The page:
I cannot let the passing of Pushing Daisies go without comment. This is one of the most original shows to come to television in a long time, by which I mean that they reached all the way into the first half of the last century for their ideas instead of just recycling old shows that we all remember, and that weren't that good the first time. Not only were the story lines and dialog complex, original and entertaining, but the show had tremendous visual appeal.
What is it about us as a society that leads us to turn our backs on original, intelligent work in favor of predictable humor or a seemingly endless series of second-rate crime/medical dramas? It is much harder for me to bemoan the way that television executives treat us as if we are mindless sheep when we continue to act like mindless sheep. I mean, how many CSI's do we need?
Of course, we the viewers are not alone in our culpability. I don't see a huge push from any of the networks to promote any of the more original work until after it becomes a phenomenon like Lost. I don't recall seeing the Good Morning America team discussing the plot of Pushing Daisies or Eli Stone on the morning after, like they do with Dancing with the People Whose Names You May Have Heard or American Star Machine. Then again, Diane, Robin and the rest are just giving us what will get them ratings.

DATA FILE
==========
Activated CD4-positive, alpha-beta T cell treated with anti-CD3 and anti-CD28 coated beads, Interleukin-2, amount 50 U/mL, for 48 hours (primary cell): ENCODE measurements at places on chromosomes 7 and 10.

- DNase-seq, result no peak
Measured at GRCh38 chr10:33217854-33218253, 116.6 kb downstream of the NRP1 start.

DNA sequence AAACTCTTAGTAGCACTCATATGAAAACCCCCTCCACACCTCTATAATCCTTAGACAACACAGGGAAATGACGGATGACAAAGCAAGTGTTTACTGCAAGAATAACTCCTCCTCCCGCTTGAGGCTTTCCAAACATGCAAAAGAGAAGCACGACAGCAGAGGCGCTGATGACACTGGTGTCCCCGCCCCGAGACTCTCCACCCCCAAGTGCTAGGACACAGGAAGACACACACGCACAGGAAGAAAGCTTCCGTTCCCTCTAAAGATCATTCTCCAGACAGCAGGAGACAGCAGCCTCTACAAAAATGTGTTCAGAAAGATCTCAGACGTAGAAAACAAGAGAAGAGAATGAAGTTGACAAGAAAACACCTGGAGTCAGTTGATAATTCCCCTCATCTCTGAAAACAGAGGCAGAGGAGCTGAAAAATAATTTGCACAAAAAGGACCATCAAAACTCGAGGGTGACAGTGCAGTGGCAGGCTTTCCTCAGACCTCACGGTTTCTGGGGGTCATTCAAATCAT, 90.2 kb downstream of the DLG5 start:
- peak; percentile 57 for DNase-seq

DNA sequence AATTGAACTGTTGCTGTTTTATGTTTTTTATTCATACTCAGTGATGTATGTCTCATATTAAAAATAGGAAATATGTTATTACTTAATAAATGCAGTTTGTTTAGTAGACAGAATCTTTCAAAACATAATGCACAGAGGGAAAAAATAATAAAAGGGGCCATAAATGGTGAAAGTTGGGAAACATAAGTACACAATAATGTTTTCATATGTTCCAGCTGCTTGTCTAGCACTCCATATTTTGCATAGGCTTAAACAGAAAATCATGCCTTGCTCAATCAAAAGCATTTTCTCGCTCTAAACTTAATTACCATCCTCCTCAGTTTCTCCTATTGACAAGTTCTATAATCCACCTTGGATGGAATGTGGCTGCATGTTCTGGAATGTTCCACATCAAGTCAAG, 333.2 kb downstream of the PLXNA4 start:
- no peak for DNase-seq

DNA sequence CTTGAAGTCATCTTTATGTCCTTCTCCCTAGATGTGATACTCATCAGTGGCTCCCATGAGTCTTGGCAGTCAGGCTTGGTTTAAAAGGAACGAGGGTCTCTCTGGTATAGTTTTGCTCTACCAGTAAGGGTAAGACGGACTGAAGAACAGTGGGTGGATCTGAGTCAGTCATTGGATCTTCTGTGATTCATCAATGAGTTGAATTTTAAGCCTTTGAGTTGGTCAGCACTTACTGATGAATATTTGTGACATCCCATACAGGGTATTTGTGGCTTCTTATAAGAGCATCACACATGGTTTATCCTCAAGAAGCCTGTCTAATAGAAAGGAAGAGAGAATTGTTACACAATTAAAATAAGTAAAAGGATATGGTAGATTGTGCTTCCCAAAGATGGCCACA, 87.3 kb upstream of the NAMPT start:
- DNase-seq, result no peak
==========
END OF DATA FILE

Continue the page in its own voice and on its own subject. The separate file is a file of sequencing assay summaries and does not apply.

I know, it's just a television show. But in addition to the fact that I get 70% of my information and 85% of my imagined human interaction from TV, television is what passes for culture in our country today, and we spend our breaks and lunch hours talking about Meredith and McDreamy or what's up with the Desperate Housewives. TV has real impact on our lives, at least until you kids take over with your Interwebs and your iPods and such.
In the end, I suppose the forces at work are much like those that helped disappear everyone's 401k in these last few months. Everyone is so interested in short term gain that long term goals are forgotten or ignored. I'm afraid we are in for a crisis of culture someday soon, if we are not already in its depths. And I don't see the government coming up with a trillion dollars to bail out PBS. They haven't even done anything to get the Saenger Theatre in New Orleans reopened.
If you think art and music are unimportant, and you're not worried about disappearing art, music and drama programs in schools, then the passing of higher culture is no need for concern. But if you believe, as I do, that our appreciation of art and music build our capacity to understand and appreciate mathematics, science and the more mundane aspects of life, then you should be afraid.
Oh, and Sarah is right about another thing: Grey's Anatomy has gone seriously off the rails. I don't know if they are chasing the ratings like everyone else or what, but I may have watched my last episode.